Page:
Birth control pills inserted vaginally?
Originally Published: March 29, 2002 - Last Updated / Reviewed On: March 25, 2015
A friend of mine read in SELF magazine last week that if you do not want to orally take "the pill," it is effective to insert it into your vagina. Is this true?
According to the health hint in the December 2001 issue of Cosmopolitan, "If you can't keep your birth control pill down because you're nauseated, insert it into your vagina like a tampon." It seems highly unlikely to me, but it is posted under the "Cosmo Gyno" section (page 92) and is credited to a James Trussel, M.D. Sounds pretty off-base to me. What do you think?
Dear Reader #1 and Cosmo Reader,
Although birth control pills were not intended to be inserted vaginally, numerous studies suggest that inserting them vaginally is as effective as oral administration. In fact, women who took the pill vaginally instead of orally received the same protection against pregnancy while experiencing significantly fewer unwanted side effects like headaches, vertigo, nausea, breast tenderness, and breakthrough bleeding. Vaginal administration of hormone-based birth control may offer advantages over oral administration because the hormones are absorbed gradually and reach the blood without first being processed by the stomach and liver.
But there are still questions remaining about the proper dosage and procedure of vaginal insertion. Health professionals have differing opinions about prescribing vaginal insertion of birth control pills to patients. Some do not recommend this option because information on proper vaginal dosage is limited. Other health care providers may suggest that women who have a temporary illness, nausea, and/or vomiting insert the pill vaginally as an alternative to missing a dose.
Women who prefer vaginal insertion may also be interested in a different type of hormonal contraceptive like the vaginal ring, most commonly known by its brand name, NuvaRing. NuvaRing is a hormonal vaginal contraceptive ring that is inserted once a month to prevent pregnancy. It is kept in place for three weeks, where it releases the same hormones as the pill — estrogen and progestin, and is taken out one week per month, when the women menstruates. Because the ring releases the same hormones as the pill, similar benefits like improvement with acne, menstrual cramps, and premenstrual symptoms commonly come with it. Likewise there are risks associated with hormonal birth control of all kinds, including changes in sex drive, blood clotting, weight, and mood. Because the ring is approved for vaginal use, it may be a more fitting option than pills for women who are interested in getting their birth control without having to swallow.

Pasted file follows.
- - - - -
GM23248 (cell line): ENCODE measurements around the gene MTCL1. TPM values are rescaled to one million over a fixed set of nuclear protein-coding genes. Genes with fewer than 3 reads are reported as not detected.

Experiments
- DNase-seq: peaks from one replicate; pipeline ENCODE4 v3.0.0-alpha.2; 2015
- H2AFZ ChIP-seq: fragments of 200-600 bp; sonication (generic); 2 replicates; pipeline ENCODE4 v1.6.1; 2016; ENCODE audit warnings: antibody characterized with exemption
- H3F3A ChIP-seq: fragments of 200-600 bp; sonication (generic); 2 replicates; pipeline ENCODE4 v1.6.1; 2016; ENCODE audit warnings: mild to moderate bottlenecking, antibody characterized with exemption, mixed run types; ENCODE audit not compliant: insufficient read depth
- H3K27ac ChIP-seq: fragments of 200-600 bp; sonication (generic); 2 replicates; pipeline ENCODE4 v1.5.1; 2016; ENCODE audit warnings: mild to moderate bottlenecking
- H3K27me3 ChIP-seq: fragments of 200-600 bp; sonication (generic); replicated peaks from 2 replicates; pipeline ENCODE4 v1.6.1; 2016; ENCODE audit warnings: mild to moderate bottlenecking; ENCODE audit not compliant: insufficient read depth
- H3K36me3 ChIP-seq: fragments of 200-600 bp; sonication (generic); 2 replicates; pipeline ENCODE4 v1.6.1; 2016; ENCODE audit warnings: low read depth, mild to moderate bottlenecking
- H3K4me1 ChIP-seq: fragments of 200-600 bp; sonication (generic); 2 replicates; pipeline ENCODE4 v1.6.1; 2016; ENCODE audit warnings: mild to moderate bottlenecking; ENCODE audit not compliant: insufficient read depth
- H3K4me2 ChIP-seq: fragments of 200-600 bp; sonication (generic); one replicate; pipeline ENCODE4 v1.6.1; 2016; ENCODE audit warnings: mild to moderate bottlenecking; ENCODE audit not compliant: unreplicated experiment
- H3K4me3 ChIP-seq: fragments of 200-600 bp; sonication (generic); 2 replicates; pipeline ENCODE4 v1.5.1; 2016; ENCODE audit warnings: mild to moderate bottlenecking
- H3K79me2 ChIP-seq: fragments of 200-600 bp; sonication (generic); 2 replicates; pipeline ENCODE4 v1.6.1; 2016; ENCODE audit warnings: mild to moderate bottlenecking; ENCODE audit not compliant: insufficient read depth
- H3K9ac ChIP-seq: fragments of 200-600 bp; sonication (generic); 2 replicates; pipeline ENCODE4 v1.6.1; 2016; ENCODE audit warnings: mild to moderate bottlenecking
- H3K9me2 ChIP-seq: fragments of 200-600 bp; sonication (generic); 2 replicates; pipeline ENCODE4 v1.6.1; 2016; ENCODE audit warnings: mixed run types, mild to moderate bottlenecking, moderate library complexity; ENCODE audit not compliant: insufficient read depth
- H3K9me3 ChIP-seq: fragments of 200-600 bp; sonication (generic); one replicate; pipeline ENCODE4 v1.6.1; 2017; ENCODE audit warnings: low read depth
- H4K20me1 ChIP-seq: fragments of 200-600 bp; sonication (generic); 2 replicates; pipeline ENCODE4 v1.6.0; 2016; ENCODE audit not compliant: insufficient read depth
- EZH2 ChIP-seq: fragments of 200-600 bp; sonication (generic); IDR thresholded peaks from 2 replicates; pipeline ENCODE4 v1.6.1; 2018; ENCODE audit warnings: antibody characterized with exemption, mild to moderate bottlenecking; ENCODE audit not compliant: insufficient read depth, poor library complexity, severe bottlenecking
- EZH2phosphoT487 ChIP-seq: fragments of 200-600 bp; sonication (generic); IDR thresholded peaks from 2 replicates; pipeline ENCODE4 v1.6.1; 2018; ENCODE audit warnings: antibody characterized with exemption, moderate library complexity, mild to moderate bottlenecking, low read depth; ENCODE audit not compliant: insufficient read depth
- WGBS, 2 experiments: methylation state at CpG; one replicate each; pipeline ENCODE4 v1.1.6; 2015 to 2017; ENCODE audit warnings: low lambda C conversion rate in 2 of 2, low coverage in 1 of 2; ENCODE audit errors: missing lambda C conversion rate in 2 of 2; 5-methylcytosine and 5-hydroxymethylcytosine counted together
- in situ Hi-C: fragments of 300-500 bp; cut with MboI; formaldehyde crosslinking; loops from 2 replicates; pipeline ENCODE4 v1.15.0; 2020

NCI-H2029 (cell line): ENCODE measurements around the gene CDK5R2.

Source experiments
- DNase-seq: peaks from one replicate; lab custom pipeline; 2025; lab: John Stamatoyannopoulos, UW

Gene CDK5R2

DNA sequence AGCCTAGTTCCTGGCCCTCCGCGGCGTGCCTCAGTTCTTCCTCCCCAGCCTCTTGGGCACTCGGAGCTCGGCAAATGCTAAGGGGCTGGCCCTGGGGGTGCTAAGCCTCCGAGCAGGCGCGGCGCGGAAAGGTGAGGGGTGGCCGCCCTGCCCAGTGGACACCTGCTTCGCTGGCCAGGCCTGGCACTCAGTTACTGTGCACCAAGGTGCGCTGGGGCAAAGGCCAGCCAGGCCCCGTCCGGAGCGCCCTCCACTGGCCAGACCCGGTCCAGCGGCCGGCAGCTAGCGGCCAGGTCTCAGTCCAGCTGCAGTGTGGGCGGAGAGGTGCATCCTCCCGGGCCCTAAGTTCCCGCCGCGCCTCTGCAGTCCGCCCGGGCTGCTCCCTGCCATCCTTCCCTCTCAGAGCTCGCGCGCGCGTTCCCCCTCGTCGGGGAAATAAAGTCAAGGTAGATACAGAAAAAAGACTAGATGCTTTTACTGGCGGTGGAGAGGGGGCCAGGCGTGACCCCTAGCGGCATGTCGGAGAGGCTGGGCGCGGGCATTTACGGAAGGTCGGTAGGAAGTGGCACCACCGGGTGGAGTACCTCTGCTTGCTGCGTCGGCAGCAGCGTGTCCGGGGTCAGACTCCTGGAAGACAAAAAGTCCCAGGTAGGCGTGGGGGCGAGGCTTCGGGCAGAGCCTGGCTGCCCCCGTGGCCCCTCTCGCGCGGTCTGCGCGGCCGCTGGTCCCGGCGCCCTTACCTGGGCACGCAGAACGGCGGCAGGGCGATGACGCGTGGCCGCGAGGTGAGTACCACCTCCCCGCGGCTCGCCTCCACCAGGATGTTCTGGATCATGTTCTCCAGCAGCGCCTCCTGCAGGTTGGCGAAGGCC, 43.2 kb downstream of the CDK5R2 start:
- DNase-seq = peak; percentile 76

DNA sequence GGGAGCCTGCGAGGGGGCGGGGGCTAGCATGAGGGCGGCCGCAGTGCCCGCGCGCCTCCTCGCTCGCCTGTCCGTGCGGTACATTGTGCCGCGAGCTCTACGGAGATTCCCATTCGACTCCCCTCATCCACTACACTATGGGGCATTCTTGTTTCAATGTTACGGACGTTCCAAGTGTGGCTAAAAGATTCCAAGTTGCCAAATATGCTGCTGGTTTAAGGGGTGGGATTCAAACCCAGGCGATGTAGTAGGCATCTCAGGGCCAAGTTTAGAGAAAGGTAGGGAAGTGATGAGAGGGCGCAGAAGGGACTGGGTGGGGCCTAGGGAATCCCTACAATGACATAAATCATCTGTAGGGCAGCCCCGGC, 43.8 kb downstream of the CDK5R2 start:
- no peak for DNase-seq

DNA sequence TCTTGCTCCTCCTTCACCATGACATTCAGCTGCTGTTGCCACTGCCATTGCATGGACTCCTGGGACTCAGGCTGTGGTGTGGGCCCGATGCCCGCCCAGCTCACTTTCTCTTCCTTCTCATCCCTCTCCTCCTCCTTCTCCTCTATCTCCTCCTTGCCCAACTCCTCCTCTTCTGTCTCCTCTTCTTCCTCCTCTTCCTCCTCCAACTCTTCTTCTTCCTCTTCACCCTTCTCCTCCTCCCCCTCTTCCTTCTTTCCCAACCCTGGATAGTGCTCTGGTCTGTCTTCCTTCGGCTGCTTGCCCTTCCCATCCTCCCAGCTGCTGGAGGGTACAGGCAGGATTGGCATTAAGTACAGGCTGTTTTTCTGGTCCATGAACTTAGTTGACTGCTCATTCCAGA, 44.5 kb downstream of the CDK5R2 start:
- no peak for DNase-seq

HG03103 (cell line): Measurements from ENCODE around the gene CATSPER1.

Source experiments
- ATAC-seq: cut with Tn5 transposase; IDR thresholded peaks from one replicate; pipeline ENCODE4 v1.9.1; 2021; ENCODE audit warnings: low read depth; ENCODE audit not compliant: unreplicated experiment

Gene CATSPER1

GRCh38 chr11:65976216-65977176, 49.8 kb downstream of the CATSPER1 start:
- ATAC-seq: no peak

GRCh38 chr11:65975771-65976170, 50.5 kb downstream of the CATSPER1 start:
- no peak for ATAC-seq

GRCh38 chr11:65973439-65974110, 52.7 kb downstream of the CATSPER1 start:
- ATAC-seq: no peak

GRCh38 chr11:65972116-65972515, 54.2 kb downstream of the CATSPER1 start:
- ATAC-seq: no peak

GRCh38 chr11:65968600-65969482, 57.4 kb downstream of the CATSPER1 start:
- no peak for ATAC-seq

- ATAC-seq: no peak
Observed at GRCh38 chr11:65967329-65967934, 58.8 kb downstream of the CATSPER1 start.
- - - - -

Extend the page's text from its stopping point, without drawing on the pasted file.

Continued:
It's important to keep in mind that while the NuvaRing and the pill both offer very effective protection against pregnancy, they do not protect against sexually transmitted infections (STIs). So unless you're with a partner who has been recently tested for STIs and whom you trust, it would be a good idea to use a barrier system like a condom to make sure all your bases are covered. In more way than one.